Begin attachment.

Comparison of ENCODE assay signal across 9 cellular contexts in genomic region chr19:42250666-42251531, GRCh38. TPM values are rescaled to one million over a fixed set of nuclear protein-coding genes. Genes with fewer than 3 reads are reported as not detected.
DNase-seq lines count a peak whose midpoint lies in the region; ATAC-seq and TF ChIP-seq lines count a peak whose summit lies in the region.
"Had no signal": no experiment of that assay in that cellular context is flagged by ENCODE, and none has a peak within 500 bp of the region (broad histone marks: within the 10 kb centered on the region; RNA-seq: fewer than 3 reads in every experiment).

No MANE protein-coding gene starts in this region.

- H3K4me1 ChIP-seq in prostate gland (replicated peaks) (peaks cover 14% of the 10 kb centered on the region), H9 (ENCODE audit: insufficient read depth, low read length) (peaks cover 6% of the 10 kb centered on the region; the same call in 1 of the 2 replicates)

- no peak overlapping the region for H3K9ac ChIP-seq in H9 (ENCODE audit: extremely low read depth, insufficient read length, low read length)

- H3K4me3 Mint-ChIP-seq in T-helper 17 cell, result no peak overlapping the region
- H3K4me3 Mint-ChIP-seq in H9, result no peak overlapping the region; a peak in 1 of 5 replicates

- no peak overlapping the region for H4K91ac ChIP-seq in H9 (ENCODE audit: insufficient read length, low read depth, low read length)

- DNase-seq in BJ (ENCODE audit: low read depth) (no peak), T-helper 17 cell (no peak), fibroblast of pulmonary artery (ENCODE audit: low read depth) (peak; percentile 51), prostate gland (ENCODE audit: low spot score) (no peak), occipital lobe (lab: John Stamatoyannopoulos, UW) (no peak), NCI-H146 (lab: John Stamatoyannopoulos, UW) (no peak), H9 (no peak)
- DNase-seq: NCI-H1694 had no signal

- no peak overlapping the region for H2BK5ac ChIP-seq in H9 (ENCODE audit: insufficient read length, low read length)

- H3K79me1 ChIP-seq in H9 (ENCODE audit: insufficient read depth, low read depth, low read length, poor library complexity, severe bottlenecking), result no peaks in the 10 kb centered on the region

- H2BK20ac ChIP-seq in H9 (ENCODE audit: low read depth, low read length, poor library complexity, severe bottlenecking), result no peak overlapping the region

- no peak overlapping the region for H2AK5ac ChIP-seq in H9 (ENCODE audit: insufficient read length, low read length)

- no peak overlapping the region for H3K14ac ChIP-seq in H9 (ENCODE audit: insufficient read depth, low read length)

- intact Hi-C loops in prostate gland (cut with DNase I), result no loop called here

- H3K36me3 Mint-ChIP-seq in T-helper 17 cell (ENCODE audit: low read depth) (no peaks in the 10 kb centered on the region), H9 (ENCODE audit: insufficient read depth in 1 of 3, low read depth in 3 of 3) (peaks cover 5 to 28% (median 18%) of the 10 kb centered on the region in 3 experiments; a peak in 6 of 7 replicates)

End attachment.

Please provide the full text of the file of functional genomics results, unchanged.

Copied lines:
Comparison of ENCODE assay signal across 9 cellular contexts in genomic region chr19:42250666-42251531, GRCh38. TPM values are rescaled to one million over a fixed set of nuclear protein-coding genes. Genes with fewer than 3 reads are reported as not detected.
DNase-seq lines count a peak whose midpoint lies in the region; ATAC-seq and TF ChIP-seq lines count a peak whose summit lies in the region.
"Had no signal": no experiment of that assay in that cellular context is flagged by ENCODE, and none has a peak within 500 bp of the region (broad histone marks: within the 10 kb centered on the region; RNA-seq: fewer than 3 reads in every experiment).

No MANE protein-coding gene starts in this region.

- H3K4me1 ChIP-seq in prostate gland (replicated peaks) (peaks cover 14% of the 10 kb centered on the region), H9 (ENCODE audit: insufficient read depth, low read length) (peaks cover 6% of the 10 kb centered on the region; the same call in 1 of the 2 replicates)

- no peak overlapping the region for H3K9ac ChIP-seq in H9 (ENCODE audit: extremely low read depth, insufficient read length, low read length)

- H3K4me3 Mint-ChIP-seq in T-helper 17 cell, result no peak overlapping the region
- H3K4me3 Mint-ChIP-seq in H9, result no peak overlapping the region; a peak in 1 of 5 replicates

- no peak overlapping the region for H4K91ac ChIP-seq in H9 (ENCODE audit: insufficient read length, low read depth, low read length)

- DNase-seq in BJ (ENCODE audit: low read depth) (no peak), T-helper 17 cell (no peak), fibroblast of pulmonary artery (ENCODE audit: low read depth) (peak; percentile 51), prostate gland (ENCODE audit: low spot score) (no peak), occipital lobe (lab: John Stamatoyannopoulos, UW) (no peak), NCI-H146 (lab: John Stamatoyannopoulos, UW) (no peak), H9 (no peak)
- DNase-seq: NCI-H1694 had no signal

- no peak overlapping the region for H2BK5ac ChIP-seq in H9 (ENCODE audit: insufficient read length, low read length)

- H3K79me1 ChIP-seq in H9 (ENCODE audit: insufficient read depth, low read depth, low read length, poor library complexity, severe bottlenecking), result no peaks in the 10 kb centered on the region

- H2BK20ac ChIP-seq in H9 (ENCODE audit: low read depth, low read length, poor library complexity, severe bottlenecking), result no peak overlapping the region

- no peak overlapping the region for H2AK5ac ChIP-seq in H9 (ENCODE audit: insufficient read length, low read length)

- no peak overlapping the region for H3K14ac ChIP-seq in H9 (ENCODE audit: insufficient read depth, low read length)

- intact Hi-C loops in prostate gland (cut with DNase I), result no loop called here

- H3K36me3 Mint-ChIP-seq in T-helper 17 cell (ENCODE audit: low read depth) (no peaks in the 10 kb centered on the region), H9 (ENCODE audit: insufficient read depth in 1 of 3, low read depth in 3 of 3) (peaks cover 5 to 28% (median 18%) of the 10 kb centered on the region in 3 experiments; a peak in 6 of 7 replicates)